"Yes, they built two islands, so that the river could be channeled into three sections, and the flooding and irrigation could be controlled. Let's go to the big one!" he said, and led us across a bridge onto a long, tree-filled island. It was huge! There were examples of the rocks, tied up in basket-like woven straw, that the workers used to build this island, and large wooden tripods that held up things to temporarily block the river's flow while they did the building.

The river rushed violently past us on one side of the island, but was calm enough to swim in on the other. Tree lined-paths were busy with people walking, lovers holding hands, and cyclists whizzing past. It felt like San Francisco's Golden Gate Park - only on an island. At the very end, huge locks controlled the water flow into the main section, helping to store up water in dry times, and letting it go quickly downstream in times of flood.

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These locks were super-modern, though, and Peter explained that the entire project has been fixed up and modernized since "Liberation," when the Communists took over. "This project originally irrigated more than a million hectares of land, and since Liberation that has expanded to three million hectares!"

From the island we could see that the mountain was dotted with colorful temples. A fancy swinging bridge took us to the temple at the base. A sign, in English and Chinese, told us not to sway the bridge, so we had to be subtle. If several of us walked in unison, the bridge started to sway more and more with each step, until everyone else on it was stumbling and grabbing the railings, but we looked totally innocent! Don't tell, OK?

After cuddling up to the nice stone dragons at the gateway, we made burnt offerings to a Taoist statue of the "King of Heaven," before heading up to see the other temples.

As I climbed up the mountain side, I thought about how amazing this Li Bing man was. As a Taoist , he had worked with the natural flow of the river, and used the same devices to save water in times of drought that he used to make the floods less damaging.

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I guess the locals were pretty impressed by the guy, too. After climbing for some time, we reached the largest temple, half way up the mountain, called the Two Kings Temple. The two kings were Li Bing and his son, Li Er Long (which means "Li 2nd Son"). "Li Bing was the governor of Sichuan, but he lived in the barracks and worked with the workers on this project. So the people loved him very much," Peter told us. Li Bing was the one who engineered this massive irrigation project, and figured out how to maintain it by cleaning out the silt build up every year. It took them eight years to build the whole thing.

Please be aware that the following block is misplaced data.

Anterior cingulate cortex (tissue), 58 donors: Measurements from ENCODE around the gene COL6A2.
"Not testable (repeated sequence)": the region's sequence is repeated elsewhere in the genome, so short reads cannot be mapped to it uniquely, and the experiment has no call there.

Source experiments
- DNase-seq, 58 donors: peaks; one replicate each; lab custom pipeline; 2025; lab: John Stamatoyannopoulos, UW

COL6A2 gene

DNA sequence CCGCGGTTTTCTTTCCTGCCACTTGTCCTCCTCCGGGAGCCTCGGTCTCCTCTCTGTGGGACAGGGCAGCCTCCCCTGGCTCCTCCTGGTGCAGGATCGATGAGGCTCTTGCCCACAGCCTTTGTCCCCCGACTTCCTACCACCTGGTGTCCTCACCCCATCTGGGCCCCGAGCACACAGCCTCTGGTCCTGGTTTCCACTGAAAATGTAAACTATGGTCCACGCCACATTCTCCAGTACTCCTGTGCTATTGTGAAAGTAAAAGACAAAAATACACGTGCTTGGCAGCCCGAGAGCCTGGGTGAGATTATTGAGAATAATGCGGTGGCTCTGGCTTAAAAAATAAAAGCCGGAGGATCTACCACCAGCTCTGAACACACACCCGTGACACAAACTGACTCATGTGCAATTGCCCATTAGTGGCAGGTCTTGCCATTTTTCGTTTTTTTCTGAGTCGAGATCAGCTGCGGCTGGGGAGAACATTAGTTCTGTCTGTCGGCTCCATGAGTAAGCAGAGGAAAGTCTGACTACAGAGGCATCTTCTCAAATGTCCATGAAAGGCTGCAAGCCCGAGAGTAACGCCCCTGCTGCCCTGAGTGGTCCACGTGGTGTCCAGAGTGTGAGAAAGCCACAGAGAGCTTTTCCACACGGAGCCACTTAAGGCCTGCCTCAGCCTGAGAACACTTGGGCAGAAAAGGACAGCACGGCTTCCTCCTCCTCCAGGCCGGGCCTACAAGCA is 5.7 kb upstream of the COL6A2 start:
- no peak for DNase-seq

Li Bing lived at the very end of the Zhou Dynasty (1122-221BCE), during what historians call the "Warring States Period" (481-221 BCE) because the Empire had broken into seven different states that were all fighting each other.

Still, people consider that dynasty to be the height of ancient Chinese civilization. The great sage Confucius, who lived just a few hundred years before,had taught the code of ethics for rulers that enabled men like Li Bing to organize massive civil projects like this.


undaunted - without fear
subdued - tamed or controlled
subtle - in a way that is not obvious
barracks - a building or group of buildings used to house workers
silt - a deposit of fine, sand-like dirt
sage - wise person
immortals - gods or deities

The temple had many floors that went up the side of the mountain, each filled with statues of great Sichuan leaders who had maintained or improved this project over the years. "There is an old Taoist saying," Peter explained as we walked among the statues. "'If you drink the water, you must know where the water comes from.' It is important to remember the men who made this."

The 5th floor was more like a temple. Above the main altar loomed a giant statue of Li Bing -- a handsome, proud man in flowing robes, standing, one arm raised as if making an important statement, with a long beard and "sideburns" down to his waist. Both Li Bing and his son are now worshipped as immortals in Taoism.

For more information on Li Bing and these early irrigation projects

Finally, we reached the top floor. We collapsed on the benches exhausted,, looking out over the entire river, the canals, and the islands below. Despite what the dragon may think, the mighty Min River seemed perfectly content with its new course. It, too, must be a Taoist!


p.s. - Please e-mail me at